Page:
I’ve been fortunate enough to work with some really top-notch companies lately, who are all working to implement ISO x001:2015 (either ISO 9001:2015 or ISO 14001:2015, or both). As we work through the changes to the system, we work on some exercise worksheets I’ve developed to help organizations meet the new requirement of the standard:
- Context of the Organization
- Interested Parties
- Scope of the Mgt system and its processes
and I’ve noticed that when we slow down, and take the time to REALLY dig into these items, that the rest of the implementation goes more smoothly. Let’s break it down a bit and figure out why we should spend our time in these three key areas.
It’s not easy, slam-dunk work, but it’s always rewarding to see the light in their eyes when they realize that they can lay out a process including all of the areas that affect the process, and then audit to it…
1. Fully Define Context of the Organization
Context of the organization refers to the internal and external issues that are facing an organization. For example, it is very helpful to know if the org is a commodity supplier, or a niche supplier for products/services as defined in ISO 9001:2015. Is the organization holding a lion’s share of the market (think GoPro cameras) or are they more of a “me too” organization (GoPro’s competitors – can you even name who they might be? Yeah, me neither.)
If we know how the organization is affected by internal and external issues, we can better frame how to implement a Management System that works. When we dig into this during implementation engagements, we spend quite a bit of time here, working through all the possible internal and external issues – and often uncovering something that the organization had not previously considered in this light. It’s often quite ‘illuminating’!
2. Identify All Relevant Interested Parties for ISO 9001:2015 and/or ISO 14001:2015
Interested parties are referenced in the standards – but they have different areas of focus depending if we are talking about an ISO 9001:2015 Quality – QMS – or an ISO 14001:2015 Environmental – EMS – Management System (MS). For a QMS, the relevance is more on customers, suppliers, employees, stakeholders; while for an EMS, we might also be considering regulatory bodies, the local neighbors, opposing actions groups, and other groups as needed.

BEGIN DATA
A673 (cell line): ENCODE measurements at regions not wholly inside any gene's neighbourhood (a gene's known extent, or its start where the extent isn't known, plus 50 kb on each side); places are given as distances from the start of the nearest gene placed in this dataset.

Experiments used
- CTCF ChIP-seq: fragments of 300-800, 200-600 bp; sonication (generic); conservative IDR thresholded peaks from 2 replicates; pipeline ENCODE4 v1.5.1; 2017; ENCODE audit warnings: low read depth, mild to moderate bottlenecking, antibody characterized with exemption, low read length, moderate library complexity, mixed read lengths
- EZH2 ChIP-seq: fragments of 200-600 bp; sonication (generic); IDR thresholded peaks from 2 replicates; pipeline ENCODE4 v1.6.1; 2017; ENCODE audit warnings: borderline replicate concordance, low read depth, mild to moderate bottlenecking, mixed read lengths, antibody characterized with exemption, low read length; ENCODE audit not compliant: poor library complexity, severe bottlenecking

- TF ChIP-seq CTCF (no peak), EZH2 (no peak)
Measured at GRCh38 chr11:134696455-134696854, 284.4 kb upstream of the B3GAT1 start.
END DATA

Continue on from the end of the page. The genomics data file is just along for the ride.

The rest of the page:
Why do we care about framing this correctly and completely? If we don’t frame it completely, or correctly, we run the risk of overlooking someone who can have a large impact on our success. Spending a little more time here can ensure that you are not blindsided by a group of stakeholders that can affect your business.
3. Clearly Define Management System Scope and Processes
It’s only after we have thoroughly identified and understood our context and interested parties that we are able to then go back and flesh out the MS Scope and Processes that support this. The Scope is the boundaries and applicability of the MS, and needs to take #1 and #2 above into account when setting it.
The processes are means to generate the products or services that we are selling – as I tell my folks, “it’s the reason people pay you money” (so for me, that’s providing training/consulting/auditing services – and there are LOTS of other processes that go into supporting this customer-facing process, and all of them also need to be defined).
Unless we are clear about the products and services we are selling – and this is part of the Scope of the MS – we can’t adequately define the processes that will work for it. Identify ALL key processes, both customer-facing and those that manage or support those customer-facing processes, is key to ensuring that the system is adequately defined, will work well, and is being managed appropriately. Otherwise, as Alice in Wonderland says, ‘if you don’t know where you are going, any road can get you there.”…
Once you’ve spent the time and made the effort to lay out a really strong foundation (Clause 4 of the standard), you’re ready to move onward with implementation, and your chance of successful implementation on the first try has just gone WAY up.
Want to find out more about how you can maximize your chances of success? Continue reading this blog (search on key words like “Context of the Organization” or “Interested parties” to see other posts); take a course with us (and get access to the cool worksheets for Clause 4!); and/or contact us directly to talk about your unique needs!